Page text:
About John J. Ronan
John J. Ronan is a poet, playwright, movie producer, and journalist. He has received national honors for his poetry and is a former National Endowment for the Arts Fellow, Ucross Fellow, Bread Loaf Scholar, and Poet Laureate of Gloucester, MA. (On John’s regard for America, Gloucester and civic poetry, see his Op-Ed pieces and “The Lesson” and “Good Harbor, Home” below.) In 2010, his volume of poetry, Marrowbone Lane, won Highly Recommended honors from the Boston Authors Club. In January, 2017, Taking the Train of Singularity South from Midtown, a homage to pluralism in New York City and the nation, was published by the award-winning Backwaters Press, at the University of Nebraska. Read John Ronan’s interview with Mass Poetry.
Windover Poetry Salon, May 31, 2020.
October 1, 2020: The Writer’s Block with John Ronan, 31st year premiere.
Also a playwright, Ronan’s works include the award-winning The Early Bird Special. A pioneer in electronic publishing, he introduced in 2002 a humorous e-book, Damned If I Dotage, on the trials of turning 50. John is also founder of the media production company American Storyboard, a teacher of film, and host of Cape Ann Television’s The Writer’s Block with John J. Ronan which celebrated its 30th anniversary in the 2019-20 season.
Ronan lives in Gloucester, Massachusetts, with his wife, Sandy, and memories of their adopted Wyoming dog, Cowboy.
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The Newtown kids weren’t thinking of Aurora or Tucson,
They had not pledged themselves to weapons, and being kids
Could not remember Blacksburg, Columbine, Binghamton.
The earnest boys and girls of first grade
Weren’t linking patriotism to firepower and stripper clips,
Nor Christmas to domestic terror, cowardice, Congress –
Hadn’t learned the rhetoric of re-election and leadership,
Nor yet had alphabet enough to fathom madness.
Hands over their hearts, the kid-citizens
Called out justice, allegiance, republic,
The lofty thoughts of American civic prayer
Made a persuading faith by the pitch of children:
Simple witness and common sense, a mix
Of law and love, indivisible communion on a dare.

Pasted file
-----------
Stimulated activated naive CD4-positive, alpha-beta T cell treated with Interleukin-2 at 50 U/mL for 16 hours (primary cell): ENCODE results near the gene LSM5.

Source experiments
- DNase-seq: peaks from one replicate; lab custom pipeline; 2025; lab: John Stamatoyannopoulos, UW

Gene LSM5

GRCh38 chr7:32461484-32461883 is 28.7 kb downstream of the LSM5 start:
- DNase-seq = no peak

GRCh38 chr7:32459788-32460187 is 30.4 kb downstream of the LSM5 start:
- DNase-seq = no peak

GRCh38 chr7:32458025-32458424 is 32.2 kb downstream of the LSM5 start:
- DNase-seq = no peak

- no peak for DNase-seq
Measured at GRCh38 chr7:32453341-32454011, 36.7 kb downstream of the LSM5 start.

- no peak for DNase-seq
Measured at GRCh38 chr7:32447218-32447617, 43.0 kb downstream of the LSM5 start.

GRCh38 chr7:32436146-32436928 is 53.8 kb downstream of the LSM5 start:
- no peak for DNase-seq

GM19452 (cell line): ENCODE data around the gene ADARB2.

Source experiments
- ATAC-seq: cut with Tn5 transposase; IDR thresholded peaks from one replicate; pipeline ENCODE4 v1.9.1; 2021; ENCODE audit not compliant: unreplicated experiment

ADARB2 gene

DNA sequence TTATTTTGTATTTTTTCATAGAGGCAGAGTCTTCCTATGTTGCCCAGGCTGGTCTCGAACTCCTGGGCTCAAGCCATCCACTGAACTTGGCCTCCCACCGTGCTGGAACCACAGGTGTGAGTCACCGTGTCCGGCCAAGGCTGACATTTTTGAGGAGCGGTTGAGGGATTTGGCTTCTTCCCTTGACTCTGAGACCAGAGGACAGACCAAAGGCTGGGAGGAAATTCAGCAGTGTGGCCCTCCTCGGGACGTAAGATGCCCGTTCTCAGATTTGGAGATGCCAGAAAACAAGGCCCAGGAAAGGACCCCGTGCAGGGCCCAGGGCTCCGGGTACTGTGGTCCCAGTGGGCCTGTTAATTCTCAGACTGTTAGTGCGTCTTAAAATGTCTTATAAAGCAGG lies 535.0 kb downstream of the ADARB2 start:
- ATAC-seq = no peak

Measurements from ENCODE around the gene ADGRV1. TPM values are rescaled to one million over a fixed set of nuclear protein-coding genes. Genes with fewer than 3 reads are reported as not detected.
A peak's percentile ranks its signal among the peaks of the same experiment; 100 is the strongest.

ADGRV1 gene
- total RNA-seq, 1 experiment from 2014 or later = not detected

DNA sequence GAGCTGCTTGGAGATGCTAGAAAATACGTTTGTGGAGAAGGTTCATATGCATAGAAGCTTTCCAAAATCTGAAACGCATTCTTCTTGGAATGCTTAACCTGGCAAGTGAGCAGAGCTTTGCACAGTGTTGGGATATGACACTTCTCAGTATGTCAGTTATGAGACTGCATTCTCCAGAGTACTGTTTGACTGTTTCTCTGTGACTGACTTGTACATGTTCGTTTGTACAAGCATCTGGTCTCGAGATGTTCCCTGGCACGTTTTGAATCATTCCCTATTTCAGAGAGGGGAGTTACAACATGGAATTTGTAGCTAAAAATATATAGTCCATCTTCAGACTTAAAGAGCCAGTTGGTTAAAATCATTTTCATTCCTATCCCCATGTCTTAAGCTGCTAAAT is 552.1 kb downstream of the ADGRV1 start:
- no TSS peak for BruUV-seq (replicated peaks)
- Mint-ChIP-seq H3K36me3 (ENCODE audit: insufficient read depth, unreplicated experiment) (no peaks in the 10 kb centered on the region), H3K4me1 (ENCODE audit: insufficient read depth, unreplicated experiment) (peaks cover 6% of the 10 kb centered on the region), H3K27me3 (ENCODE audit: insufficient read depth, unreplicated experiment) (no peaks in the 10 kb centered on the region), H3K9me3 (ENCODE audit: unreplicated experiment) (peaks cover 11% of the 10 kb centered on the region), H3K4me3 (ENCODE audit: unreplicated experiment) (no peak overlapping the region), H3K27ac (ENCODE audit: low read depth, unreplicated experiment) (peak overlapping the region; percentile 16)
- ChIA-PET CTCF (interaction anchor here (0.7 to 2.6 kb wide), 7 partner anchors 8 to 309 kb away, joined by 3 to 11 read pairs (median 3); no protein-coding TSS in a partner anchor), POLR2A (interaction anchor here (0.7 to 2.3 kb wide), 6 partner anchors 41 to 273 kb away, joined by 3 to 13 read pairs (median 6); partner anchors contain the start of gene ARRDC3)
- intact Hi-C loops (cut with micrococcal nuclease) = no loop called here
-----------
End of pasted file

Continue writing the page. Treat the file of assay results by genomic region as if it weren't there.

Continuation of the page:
* * * * *
(Anthem for Gloucester)
Waves break on outcrop rock: granite,
fire-formed and hard, headland granite–
no coddled cape, no sandbar,
nothing soft in her city, no knickknack:
Gloucester-by-God, attitude granite.
The beaches are broken by wetland, woods of oak
and pine, grace in paintscape chasms, coves,
the harbor of ships, sailboats, a fishing fleet
today inner-harbored, home from the beast-broth
sea, safely moored to Cape and continent:
Cookie-cut, cradle states of the seaboard,
rust-belt, Bible-belt, rivers
priming the plains, Mississippi, Missouri, Illinois,
the corn of Illinois and Iowa, the Dakotas, Kansas,
squared-away states stretching west
to the Rockies, Cascades, a rival coast and ocean–
our daily wake, the entire entrained nation.
Its originals: Ojibwe, Pequod, Agawam, Pawnee.
Later, tribes of Irish, Latinos, Italians,
Poles and Portuguese, Africans, Asians… We,
the potluck people, this rare republic,
experiment America imagined over the land, are aged
or tender, bold or shy, yet rulers by right
and by law, the law of nature and of nature’s God,
true believers in clamor and compromise, believers
in reason, and so debating rights, wrongs, damning
terror and terrorists in just, seething sorrow,
yet protecting loudly law, the process of law,
stunned as the young to stagger and strut at once.
The noise of debate makes music. Now
playing in this sacred city hall, home
of mellow music, the oaths of public office,
friends elected in a free, local vote
to swear and serve under one weathervane,
minded by murals on history and honest government,
nothing abstract, far away or federal,
servants and citizens balanced in the same boat,
the ship of state a schooner, grand as Gloucester,
seaworthy, wise in the rhythms of salt water
and safeguarded today in the good harbor, home.
What matters happens here! We,
each of us proud, elect, the people of Gloucester,
by law and by luck neighbors in a great nation,
trust power for a term to others, themselves
strong in our common strength, the cast of democracy
in time and tide, a city’s lapstraked lives,
and so blessed, confident of grace and granite, bear
witness to America on the broad, abiding sea.
[Note: “Good Harbor, Home” was set to music by the composer Rob Bradshaw and had a world premiere with the Salem Philharmonic, John Koza, conducting, in February of 2018.]
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Gloucester, MA 01930
Copyright (c) 2020 by John J. Ronan